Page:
Friday, October 14, 2011

Why I’m Happy with My Small Press Publishers


© Marilyn Meredith a.k.a. F. M. Meredith 2011 all rights reserved

Recently, I attended a writers’ conference that gave a lot of information about epublishing. One of the main speakers was Mark Coker who owns and runs Smashwords. He had a lot of interesting information to impart, the majority about Smashwords and how you can publish an e-book through them. One of his comments, though, was that Smashwords publishes anything—the good, bad and ugly.

He cautioned anyone using Smashwords to make sure the writing was as good as possible, the manuscript properly edited and that the cover professional looking with all the correct information. He shared some examples of covers that were awful.

I’m sure everyone knows about publishing on Kindle too, but the same cautions apply: a good book first, properly edited and a professional looking cover.

With both entities, you must follow their guidelines to put it in the proper format so it flows and looks as a book should.

I write two series, producing two books a year. My goal, of course is to produce a good book. Every chapter I write is heard and critiqued by my writing group. Of course, I do multiple rewrites, and I have a couple of beta readers.

When I send off my book to either one of my publishers I know that the book will be edited once again. I’ll get to go over the galley proof. The formatting of the book will be done by the publishers. For one publisher, I have a questionnaire to fill out about what I’d like or not like for the cover of the book, the other publisher asks me informally. I don’t have to design the front, back and spine of the cover. If I don’t like what the cover artist has come up with, I can ask for changes.

Both my publishers do trade paperbacks using the POD printing process and see that the books get onto the proper book sites. They both also make sure that the book is set up for all the e-book readers.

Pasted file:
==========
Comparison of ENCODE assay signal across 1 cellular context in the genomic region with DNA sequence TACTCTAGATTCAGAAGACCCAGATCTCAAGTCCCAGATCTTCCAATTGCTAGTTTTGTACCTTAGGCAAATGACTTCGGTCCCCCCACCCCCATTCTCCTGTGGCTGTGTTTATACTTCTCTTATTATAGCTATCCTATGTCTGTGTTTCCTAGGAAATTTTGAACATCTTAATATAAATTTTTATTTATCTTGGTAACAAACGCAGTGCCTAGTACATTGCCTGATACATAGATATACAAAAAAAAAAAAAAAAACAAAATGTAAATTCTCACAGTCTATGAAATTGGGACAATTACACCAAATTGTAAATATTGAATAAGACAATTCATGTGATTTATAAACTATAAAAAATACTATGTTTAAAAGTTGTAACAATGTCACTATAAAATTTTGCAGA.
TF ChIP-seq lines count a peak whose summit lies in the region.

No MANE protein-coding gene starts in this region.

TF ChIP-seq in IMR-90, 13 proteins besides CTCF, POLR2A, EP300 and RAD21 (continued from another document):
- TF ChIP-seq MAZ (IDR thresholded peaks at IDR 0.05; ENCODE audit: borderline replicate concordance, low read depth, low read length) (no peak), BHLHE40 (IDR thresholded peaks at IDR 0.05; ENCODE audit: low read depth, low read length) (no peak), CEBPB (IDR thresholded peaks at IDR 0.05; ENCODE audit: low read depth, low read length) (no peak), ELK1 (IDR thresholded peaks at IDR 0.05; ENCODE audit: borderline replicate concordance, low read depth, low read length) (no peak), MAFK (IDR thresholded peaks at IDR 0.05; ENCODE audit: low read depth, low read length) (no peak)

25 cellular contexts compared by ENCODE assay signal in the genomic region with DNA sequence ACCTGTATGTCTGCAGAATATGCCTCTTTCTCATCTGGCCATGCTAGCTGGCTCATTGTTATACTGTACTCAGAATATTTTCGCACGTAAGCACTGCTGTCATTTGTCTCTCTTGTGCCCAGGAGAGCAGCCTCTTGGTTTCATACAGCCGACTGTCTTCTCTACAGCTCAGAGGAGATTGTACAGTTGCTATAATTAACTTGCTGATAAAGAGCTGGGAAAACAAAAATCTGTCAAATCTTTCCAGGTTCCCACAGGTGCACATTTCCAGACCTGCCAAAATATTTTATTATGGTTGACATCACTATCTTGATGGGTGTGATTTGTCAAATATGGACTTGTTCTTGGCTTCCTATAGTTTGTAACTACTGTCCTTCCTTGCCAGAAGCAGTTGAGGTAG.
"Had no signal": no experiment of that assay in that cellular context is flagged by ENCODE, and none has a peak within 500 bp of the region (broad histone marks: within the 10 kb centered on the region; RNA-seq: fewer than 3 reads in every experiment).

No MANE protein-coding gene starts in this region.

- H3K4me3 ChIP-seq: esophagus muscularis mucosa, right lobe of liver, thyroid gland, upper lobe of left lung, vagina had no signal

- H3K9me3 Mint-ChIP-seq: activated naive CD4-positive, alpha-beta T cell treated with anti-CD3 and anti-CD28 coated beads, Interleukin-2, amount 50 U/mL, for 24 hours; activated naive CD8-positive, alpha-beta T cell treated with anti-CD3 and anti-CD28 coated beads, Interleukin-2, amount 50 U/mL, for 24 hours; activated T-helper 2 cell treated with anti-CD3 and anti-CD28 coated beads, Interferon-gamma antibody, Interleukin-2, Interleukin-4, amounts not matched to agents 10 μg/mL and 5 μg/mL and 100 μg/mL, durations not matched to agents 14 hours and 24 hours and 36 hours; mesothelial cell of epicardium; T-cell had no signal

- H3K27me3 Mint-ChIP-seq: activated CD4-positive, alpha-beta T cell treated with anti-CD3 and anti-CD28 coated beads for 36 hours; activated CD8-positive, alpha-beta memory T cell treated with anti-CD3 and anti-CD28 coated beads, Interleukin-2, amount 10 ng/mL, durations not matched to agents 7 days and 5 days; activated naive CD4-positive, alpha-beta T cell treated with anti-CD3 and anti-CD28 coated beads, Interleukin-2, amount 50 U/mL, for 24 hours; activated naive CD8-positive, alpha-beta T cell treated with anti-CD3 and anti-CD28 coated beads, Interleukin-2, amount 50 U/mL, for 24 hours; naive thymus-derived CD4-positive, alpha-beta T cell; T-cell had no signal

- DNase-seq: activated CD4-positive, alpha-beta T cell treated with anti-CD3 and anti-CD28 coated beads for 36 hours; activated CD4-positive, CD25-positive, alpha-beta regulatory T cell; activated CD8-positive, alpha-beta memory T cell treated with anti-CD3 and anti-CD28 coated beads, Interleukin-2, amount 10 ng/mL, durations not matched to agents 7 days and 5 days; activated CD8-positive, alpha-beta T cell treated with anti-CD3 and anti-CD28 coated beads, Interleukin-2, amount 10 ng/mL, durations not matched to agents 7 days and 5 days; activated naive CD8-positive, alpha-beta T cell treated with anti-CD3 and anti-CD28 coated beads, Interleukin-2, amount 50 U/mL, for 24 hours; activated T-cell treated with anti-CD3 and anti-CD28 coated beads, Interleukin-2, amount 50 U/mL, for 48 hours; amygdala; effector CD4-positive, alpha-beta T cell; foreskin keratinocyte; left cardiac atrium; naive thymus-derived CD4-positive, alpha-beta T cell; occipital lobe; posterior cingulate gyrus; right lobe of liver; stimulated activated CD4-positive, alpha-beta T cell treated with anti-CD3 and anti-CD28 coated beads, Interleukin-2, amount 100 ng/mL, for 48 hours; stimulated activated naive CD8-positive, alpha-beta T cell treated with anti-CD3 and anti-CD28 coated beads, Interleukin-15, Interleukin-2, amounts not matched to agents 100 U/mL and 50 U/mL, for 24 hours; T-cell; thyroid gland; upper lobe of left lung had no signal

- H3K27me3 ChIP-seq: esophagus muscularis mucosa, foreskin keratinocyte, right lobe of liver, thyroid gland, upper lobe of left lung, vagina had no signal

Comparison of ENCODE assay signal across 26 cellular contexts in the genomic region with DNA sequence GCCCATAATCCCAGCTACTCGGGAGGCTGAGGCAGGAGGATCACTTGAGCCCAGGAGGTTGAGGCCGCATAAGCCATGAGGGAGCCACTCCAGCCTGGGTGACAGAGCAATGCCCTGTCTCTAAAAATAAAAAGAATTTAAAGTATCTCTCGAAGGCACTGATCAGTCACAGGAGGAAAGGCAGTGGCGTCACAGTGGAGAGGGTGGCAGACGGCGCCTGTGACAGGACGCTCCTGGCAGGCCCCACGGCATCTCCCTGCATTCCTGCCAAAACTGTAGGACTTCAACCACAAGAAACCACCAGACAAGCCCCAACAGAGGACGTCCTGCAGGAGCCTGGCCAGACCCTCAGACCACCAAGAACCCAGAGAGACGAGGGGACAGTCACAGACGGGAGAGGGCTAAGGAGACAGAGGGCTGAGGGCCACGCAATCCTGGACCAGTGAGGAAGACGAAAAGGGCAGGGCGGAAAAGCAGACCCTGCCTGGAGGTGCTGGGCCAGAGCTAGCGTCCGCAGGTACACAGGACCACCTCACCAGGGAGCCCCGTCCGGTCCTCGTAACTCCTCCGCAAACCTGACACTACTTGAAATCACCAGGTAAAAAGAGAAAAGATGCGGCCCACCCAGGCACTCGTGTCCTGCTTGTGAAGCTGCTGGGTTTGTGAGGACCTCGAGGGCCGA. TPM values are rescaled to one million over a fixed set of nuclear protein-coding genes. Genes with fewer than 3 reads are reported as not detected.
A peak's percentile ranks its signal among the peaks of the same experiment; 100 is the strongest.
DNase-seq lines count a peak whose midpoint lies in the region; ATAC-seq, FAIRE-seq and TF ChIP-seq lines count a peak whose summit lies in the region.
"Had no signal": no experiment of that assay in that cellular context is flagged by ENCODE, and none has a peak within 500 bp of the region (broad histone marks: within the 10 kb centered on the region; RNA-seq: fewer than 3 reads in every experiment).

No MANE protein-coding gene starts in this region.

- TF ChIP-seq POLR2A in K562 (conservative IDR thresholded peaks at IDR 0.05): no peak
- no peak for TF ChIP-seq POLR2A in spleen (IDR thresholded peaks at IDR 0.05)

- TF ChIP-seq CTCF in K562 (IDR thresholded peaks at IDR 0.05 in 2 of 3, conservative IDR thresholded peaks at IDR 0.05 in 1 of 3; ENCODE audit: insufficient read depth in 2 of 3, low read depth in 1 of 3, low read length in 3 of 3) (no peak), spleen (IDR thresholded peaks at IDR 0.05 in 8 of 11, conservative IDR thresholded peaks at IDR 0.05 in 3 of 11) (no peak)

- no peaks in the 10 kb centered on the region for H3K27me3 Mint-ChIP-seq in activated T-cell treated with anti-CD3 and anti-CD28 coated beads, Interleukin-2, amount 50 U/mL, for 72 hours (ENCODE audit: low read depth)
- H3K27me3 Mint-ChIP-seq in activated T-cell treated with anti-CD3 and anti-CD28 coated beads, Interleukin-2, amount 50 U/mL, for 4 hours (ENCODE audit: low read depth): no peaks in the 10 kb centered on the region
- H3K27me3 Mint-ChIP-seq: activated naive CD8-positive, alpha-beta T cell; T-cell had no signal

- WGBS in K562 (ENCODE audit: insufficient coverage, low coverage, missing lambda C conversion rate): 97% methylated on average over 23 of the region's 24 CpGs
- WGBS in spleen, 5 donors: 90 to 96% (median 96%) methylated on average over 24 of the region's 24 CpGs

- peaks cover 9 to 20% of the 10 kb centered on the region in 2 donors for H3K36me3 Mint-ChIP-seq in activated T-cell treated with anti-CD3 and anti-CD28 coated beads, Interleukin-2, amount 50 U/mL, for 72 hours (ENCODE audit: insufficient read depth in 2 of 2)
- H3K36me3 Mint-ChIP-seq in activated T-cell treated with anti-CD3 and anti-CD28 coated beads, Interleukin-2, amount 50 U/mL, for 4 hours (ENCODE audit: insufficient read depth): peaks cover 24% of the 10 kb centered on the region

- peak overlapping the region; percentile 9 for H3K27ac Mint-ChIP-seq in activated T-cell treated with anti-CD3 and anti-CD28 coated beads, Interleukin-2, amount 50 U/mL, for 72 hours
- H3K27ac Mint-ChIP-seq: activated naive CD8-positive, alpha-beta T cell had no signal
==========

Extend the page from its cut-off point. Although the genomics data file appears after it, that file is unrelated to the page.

Some promotion is done by both publishers, books are sent out for review—though I still have to do a lot of the promoting. No matter who I was published by, I’d have to do the major share of the promotion.

Frankly, I barely have enough time to do what I’m doing now, writing and promoting my books, I don’t want to take the time to first learn how to produce an e-book and then do it. I have a life to live too.

I’m quite happy to let both my publishers, Mundania Press (publishes my Deputy Tempe Crabtree mystery series) and Oak Tree Press (Rocky Bluff P.D. crime series), do what they do far better than I would do—or even want to do.

Marilyn Meredith a.k.a. F. M. Meredith
Latest book in the Deputy Tempe Crabtree series: BEARS WITH US

CONTEST DETAILS: Would you like to be immortalized in print? Marilyn Meredith is running a contest during her BEARS WITH US virtual book tour. Whoever leaves a comment on the most blog sites during the tour, will have his or her name used for a character in Marilyn’s next book. Please visit http://www.pumpupyourbook.com/2011/08/11/bears-with-us-virtual-book-tour-october-2011/ for her entire schedule. Good luck!
 
 

17 comments:

Marilyn Meredith a.k.a. F. M. Meredith said...

Thank you, Murder by 4 for allowing me to speak my piece. I'd love to hear what others have to say.

Marilyn

Anne K. Albert said...

Food for thought, Marilyn. I agree with the advice of editing and having a great cover. Like you, I'm happy with my publisher, but also curious about trying it on my own.